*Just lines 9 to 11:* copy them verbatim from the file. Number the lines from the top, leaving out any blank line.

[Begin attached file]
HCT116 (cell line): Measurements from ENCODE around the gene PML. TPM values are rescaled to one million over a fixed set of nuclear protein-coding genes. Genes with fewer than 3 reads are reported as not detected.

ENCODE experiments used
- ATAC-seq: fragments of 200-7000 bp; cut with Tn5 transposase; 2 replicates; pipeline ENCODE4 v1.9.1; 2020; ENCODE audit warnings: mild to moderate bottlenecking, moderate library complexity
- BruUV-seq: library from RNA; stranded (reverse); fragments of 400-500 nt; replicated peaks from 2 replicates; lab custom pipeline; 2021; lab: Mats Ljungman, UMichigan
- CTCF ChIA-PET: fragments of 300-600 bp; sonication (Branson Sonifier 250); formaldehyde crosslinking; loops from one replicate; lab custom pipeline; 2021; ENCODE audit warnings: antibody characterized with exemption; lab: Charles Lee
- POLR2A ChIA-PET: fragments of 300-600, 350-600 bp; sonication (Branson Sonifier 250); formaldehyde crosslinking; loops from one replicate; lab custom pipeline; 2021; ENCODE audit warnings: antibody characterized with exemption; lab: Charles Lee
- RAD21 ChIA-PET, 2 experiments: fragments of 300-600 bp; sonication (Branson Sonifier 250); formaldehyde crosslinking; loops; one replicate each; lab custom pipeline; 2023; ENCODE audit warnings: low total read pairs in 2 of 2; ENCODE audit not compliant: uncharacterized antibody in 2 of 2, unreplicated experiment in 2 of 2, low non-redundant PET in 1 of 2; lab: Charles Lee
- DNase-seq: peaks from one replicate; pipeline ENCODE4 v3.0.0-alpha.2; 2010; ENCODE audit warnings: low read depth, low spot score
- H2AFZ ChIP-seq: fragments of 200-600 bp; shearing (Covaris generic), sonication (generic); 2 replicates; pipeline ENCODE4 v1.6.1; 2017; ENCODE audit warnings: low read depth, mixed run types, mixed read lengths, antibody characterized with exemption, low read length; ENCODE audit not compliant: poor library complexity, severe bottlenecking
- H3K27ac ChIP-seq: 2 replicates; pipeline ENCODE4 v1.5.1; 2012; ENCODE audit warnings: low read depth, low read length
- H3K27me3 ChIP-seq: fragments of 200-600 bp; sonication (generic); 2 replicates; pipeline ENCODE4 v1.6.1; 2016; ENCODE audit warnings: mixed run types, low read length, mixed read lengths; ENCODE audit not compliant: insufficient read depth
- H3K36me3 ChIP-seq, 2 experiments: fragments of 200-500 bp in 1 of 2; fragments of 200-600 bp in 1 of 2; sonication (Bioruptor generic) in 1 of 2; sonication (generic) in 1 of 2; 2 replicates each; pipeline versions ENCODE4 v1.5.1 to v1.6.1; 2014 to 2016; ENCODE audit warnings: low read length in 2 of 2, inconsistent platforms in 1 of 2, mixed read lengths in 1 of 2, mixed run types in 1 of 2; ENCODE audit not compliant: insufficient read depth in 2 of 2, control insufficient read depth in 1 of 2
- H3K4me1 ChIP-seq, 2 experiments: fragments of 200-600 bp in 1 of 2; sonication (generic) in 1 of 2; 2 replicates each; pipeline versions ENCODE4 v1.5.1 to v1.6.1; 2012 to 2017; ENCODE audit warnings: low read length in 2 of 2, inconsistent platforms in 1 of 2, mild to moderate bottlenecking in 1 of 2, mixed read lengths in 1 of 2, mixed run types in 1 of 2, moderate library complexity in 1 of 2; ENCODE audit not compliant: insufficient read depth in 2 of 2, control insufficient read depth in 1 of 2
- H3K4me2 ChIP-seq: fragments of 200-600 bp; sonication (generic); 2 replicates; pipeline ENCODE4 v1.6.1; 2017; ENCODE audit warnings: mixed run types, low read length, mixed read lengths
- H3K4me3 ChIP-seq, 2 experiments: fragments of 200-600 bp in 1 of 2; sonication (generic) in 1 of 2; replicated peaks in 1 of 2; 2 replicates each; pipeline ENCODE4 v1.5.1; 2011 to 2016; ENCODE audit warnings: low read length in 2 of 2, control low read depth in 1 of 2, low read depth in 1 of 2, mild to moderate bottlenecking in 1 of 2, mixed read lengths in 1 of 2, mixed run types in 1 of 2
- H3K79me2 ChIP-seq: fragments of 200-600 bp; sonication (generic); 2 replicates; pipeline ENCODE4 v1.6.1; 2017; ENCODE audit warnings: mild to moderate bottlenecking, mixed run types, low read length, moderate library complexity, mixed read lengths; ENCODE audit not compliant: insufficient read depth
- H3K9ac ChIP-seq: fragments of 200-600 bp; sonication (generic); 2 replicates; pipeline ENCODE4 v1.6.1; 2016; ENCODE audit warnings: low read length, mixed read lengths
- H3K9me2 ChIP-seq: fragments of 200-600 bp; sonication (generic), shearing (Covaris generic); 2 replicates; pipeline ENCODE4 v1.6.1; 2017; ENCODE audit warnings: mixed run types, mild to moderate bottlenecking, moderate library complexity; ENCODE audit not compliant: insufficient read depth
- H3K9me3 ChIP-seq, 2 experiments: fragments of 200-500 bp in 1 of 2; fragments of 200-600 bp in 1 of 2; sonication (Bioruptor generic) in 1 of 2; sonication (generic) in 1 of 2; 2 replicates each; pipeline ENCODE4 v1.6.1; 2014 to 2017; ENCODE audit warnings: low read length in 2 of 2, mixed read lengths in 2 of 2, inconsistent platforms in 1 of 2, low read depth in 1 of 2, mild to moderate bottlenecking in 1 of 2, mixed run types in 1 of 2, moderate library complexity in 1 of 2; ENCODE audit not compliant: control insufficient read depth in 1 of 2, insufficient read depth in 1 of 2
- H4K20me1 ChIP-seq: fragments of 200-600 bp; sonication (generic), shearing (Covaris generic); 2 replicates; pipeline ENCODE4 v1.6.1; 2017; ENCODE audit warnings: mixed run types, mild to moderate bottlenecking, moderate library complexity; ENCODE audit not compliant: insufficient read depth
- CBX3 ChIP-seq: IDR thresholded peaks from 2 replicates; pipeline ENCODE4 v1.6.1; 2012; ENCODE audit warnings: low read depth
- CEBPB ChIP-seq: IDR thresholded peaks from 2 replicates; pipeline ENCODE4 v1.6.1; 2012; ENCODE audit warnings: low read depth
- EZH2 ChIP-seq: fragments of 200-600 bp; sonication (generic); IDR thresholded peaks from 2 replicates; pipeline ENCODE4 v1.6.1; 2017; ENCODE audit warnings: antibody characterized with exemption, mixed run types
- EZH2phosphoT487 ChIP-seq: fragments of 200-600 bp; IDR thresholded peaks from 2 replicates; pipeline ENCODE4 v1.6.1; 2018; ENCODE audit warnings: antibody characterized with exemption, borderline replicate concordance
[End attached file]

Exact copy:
- H2AFZ ChIP-seq: fragments of 200-600 bp; shearing (Covaris generic), sonication (generic); 2 replicates; pipeline ENCODE4 v1.6.1; 2017; ENCODE audit warnings: low read depth, mixed run types, mixed read lengths, antibody characterized with exemption, low read length; ENCODE audit not compliant: poor library complexity, severe bottlenecking
- H3K27ac ChIP-seq: 2 replicates; pipeline ENCODE4 v1.5.1; 2012; ENCODE audit warnings: low read depth, low read length
- H3K27me3 ChIP-seq: fragments of 200-600 bp; sonication (generic); 2 replicates; pipeline ENCODE4 v1.6.1; 2016; ENCODE audit warnings: mixed run types, low read length, mixed read lengths; ENCODE audit not compliant: insufficient read depth